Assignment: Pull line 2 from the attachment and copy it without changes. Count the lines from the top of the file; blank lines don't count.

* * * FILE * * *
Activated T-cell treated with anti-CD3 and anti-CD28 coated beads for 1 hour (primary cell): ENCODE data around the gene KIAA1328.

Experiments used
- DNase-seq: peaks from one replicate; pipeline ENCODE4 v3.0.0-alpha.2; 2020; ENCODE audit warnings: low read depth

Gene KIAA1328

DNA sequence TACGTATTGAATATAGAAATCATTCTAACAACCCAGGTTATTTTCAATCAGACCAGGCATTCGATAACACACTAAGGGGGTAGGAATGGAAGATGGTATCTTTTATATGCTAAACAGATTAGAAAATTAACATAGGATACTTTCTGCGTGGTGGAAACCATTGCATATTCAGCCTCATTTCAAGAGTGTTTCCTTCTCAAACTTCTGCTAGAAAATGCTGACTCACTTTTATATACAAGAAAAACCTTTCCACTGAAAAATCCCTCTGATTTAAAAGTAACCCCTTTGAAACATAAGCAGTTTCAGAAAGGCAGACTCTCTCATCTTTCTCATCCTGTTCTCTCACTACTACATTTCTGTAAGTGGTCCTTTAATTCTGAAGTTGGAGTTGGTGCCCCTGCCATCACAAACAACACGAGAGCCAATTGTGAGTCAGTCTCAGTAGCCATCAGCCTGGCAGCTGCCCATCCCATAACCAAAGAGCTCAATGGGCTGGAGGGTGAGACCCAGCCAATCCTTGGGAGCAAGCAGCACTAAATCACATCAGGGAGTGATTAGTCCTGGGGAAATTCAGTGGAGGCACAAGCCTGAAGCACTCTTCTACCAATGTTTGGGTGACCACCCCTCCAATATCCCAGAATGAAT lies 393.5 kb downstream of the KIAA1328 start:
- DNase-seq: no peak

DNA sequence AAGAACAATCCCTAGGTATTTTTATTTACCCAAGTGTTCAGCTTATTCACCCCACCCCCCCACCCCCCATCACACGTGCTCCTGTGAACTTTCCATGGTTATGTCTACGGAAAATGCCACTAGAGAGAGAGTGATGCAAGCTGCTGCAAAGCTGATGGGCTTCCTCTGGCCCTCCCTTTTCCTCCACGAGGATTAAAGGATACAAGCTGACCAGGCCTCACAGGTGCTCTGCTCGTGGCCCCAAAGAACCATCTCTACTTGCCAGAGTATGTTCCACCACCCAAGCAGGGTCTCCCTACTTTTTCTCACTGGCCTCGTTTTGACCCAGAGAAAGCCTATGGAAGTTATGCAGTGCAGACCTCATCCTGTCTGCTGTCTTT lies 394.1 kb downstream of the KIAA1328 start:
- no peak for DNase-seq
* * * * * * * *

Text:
Experiments used